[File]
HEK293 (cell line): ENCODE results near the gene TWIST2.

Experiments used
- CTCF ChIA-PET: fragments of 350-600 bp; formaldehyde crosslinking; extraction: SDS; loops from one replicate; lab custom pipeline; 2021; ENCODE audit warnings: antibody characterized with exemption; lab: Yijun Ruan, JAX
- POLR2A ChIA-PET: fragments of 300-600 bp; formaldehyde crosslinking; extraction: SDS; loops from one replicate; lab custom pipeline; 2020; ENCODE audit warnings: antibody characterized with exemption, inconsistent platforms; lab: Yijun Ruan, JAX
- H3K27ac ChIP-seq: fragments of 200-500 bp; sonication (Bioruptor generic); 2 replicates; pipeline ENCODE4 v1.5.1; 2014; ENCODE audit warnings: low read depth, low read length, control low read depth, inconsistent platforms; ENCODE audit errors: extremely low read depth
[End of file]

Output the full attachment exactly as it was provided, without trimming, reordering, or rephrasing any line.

HEK293 (cell line): ENCODE results near the gene TWIST2.

Experiments used
- CTCF ChIA-PET: fragments of 350-600 bp; formaldehyde crosslinking; extraction: SDS; loops from one replicate; lab custom pipeline; 2021; ENCODE audit warnings: antibody characterized with exemption; lab: Yijun Ruan, JAX
- POLR2A ChIA-PET: fragments of 300-600 bp; formaldehyde crosslinking; extraction: SDS; loops from one replicate; lab custom pipeline; 2020; ENCODE audit warnings: antibody characterized with exemption, inconsistent platforms; lab: Yijun Ruan, JAX
- H3K27ac ChIP-seq: fragments of 200-500 bp; sonication (Bioruptor generic); 2 replicates; pipeline ENCODE4 v1.5.1; 2014; ENCODE audit warnings: low read depth, low read length, control low read depth, inconsistent platforms; ENCODE audit errors: extremely low read depth